Screen Shot 2015-12-11 at 8.33.55 AMfixbutton“Spotlight” centers on a small team of investigative journalists with the Boston Globe. The film is based on true life events. The Globe Spotlight Team shared a 2003 Pulitzer Prize for exposing the coverup by leaders in the Catholic Church of a massive molestation crisis.

Starting in the months prior to terrorist attacks of September 11, 2001, the Boston Globe took a risk and began to seriously look into suspicious events within the local Catholic Archdiocese. In one scene, a psychologist who studied instances of molestation among Catholic clergy for many years describes the problem as a full blown psychiatric condition, a systematic phenomenon. To their horror, Spotlight reporters discover that this alleged condition is widespread and pervasive.

“Spotlight” is an ensemble film, no one performance dominates any other. The cast is deep with Michael Keaton, Mark Ruffalo, Rachel McAdams, Brian d’Arcy James, John Slattery, Stanley Tucci and Liev Schreiber. All are worthy of awards consideration. This is due in large part to the super-focused script, co-written by Josh Singer and director Tom McCarthy. Every actor is given something significant to do – the fascinating investigation unfolds over years right before our eyes.

The journalistic process has never seemed more interesting nor more important. Like “All the President’s Men,” “Spotlight” is about finding the story, but also making sure that it is one that can be confirmed. There are ethics involved.

Putting the pieces together, the Spotlight team does the leg-work. The investigation is methodical and never forced.

One dynamic that plays out extremely well is the presence of a new head editor named Marty Baron (Liev Schreiber). As we know now, newspapers were changed forever by the influences of Wall Street and the Internet.

That transformation was already well under way in 2011. Marty, who’s been at other big papers, finds himself in charge of the Boston Globe, much to the chagrin of the existing staff. But everyone is determined to be a professional. And after the first meeting with Marty, whose restrained, respectful manner has a calming influence, the paper seems to get a shot in the arm.

His new perspective comes not only from his experience at other publications, but, perhaps, as the film subtly suggests, because he’s not a Catholic – Marty is Jewish.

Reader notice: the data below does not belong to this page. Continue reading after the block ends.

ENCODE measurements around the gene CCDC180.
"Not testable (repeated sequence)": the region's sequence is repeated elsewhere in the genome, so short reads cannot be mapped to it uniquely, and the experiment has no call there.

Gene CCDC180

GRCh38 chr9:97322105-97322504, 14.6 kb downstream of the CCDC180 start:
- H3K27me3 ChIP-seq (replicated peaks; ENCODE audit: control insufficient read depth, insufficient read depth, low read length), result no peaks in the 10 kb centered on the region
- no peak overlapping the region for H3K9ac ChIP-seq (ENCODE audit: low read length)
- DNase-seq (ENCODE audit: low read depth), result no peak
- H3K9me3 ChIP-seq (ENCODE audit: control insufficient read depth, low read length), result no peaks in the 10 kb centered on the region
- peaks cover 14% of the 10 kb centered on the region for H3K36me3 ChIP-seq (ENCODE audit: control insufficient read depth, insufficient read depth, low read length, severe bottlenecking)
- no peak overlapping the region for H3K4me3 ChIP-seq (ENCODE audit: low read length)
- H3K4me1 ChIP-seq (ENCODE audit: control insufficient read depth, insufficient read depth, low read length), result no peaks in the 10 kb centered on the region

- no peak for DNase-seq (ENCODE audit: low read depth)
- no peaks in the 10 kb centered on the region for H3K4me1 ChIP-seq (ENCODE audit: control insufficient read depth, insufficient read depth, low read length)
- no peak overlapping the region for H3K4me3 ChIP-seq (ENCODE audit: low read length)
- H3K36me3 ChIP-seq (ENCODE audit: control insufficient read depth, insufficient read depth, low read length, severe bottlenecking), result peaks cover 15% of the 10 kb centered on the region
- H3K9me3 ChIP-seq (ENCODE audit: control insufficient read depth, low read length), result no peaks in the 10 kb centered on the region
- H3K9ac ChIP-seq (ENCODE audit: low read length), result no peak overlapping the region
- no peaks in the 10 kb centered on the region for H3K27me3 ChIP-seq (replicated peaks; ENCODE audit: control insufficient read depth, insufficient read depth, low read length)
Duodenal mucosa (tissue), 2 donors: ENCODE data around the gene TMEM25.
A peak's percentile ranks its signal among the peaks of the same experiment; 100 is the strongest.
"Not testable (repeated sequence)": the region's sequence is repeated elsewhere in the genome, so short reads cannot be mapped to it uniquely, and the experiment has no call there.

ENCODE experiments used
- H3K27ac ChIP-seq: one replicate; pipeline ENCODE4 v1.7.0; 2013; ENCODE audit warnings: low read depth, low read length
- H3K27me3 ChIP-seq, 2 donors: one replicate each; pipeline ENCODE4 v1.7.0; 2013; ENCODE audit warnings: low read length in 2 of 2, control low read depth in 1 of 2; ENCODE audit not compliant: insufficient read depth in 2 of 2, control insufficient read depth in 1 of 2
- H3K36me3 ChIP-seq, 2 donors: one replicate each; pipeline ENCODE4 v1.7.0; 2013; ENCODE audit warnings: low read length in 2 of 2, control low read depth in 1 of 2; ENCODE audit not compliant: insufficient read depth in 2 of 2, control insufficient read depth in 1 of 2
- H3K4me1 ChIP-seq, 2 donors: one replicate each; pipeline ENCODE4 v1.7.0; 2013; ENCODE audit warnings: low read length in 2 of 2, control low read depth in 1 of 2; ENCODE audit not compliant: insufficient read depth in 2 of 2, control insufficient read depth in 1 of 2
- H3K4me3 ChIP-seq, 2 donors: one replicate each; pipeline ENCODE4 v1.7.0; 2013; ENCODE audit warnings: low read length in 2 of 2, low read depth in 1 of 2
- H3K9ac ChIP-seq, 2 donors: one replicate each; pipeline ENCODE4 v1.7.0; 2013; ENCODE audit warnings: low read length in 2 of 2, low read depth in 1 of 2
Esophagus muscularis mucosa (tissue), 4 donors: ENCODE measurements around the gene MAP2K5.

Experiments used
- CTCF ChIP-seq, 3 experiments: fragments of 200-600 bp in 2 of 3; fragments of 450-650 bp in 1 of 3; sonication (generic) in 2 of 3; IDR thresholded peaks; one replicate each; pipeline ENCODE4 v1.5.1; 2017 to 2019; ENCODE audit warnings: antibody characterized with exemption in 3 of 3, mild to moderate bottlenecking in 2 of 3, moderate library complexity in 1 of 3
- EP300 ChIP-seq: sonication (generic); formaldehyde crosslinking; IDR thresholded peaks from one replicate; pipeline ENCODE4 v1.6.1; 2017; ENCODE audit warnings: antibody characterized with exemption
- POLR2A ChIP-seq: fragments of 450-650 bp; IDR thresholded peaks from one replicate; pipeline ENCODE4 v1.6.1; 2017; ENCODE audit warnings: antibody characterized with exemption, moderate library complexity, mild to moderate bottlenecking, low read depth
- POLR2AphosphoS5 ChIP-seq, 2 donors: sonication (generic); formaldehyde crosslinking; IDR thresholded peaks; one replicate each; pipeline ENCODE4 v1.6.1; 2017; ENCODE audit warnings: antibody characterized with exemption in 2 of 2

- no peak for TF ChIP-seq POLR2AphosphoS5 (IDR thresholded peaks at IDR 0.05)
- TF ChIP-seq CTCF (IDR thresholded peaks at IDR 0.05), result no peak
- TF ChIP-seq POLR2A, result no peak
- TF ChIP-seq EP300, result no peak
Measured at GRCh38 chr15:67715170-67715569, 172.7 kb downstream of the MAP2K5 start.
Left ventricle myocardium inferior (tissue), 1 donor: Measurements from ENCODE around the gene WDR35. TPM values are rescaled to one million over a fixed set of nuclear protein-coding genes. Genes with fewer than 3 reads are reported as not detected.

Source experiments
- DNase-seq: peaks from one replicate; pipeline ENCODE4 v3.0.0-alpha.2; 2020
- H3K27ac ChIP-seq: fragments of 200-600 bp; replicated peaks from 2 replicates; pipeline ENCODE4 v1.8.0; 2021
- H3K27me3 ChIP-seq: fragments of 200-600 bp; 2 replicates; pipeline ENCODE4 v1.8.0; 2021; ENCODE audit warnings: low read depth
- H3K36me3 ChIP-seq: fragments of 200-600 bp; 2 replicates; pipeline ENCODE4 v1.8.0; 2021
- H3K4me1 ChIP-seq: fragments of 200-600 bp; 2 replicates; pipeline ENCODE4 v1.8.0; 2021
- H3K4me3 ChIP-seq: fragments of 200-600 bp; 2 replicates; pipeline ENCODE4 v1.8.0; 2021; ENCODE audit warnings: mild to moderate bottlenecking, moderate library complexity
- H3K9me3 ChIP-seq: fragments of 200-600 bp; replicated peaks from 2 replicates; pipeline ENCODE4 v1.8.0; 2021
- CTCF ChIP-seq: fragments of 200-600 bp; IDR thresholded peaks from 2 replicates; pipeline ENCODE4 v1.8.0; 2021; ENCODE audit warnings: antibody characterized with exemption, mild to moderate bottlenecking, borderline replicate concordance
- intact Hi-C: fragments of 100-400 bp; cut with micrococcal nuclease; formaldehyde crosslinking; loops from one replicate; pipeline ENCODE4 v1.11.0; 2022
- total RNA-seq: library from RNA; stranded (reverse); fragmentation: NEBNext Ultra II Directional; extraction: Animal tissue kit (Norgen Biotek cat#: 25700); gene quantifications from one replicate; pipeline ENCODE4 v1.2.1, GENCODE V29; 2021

When the film opens, the church’s influence over all levels of business and government seems unshakable. Much of the Globe readers and its staff are Catholic. And while the paper had run stories about priests accused of wrong-doing in the past, never had there been a serious investigation into the systematic and clandestine processes concerning the alleged molestation problem. “Spotlight” makes objectively clear that the push to get the story is not Marty’s agenda, rather, an outgrowth of an outsider’s fresh view – Marty has a nose for news.

But one man alone is not enough, the passionate Spotlight team works tirelessly to gather up the various pieces, bit-by-bit. We learn that mere allegations alone are not enough, but evidence must be found that corroborates the story. We see how the sausage is made as journalism is performed and exercised. And the individual tales are heart-breaking.

“Spotlight” is a film that will make parents hug their children even more tightly.

Director Tom McCarthy is perfect for this material. His prior films, including “The Station Agent” and “The Visitor,” showed his patience with narrative – he lets the story evolve organically.

“Spotlight” is arguably his best film yet, and should cement him as one of the best directors working today.

The power of the pen cannot be ignored. But only when it is permitted to flourish in a free society can the written word effect change.

This is why I write.

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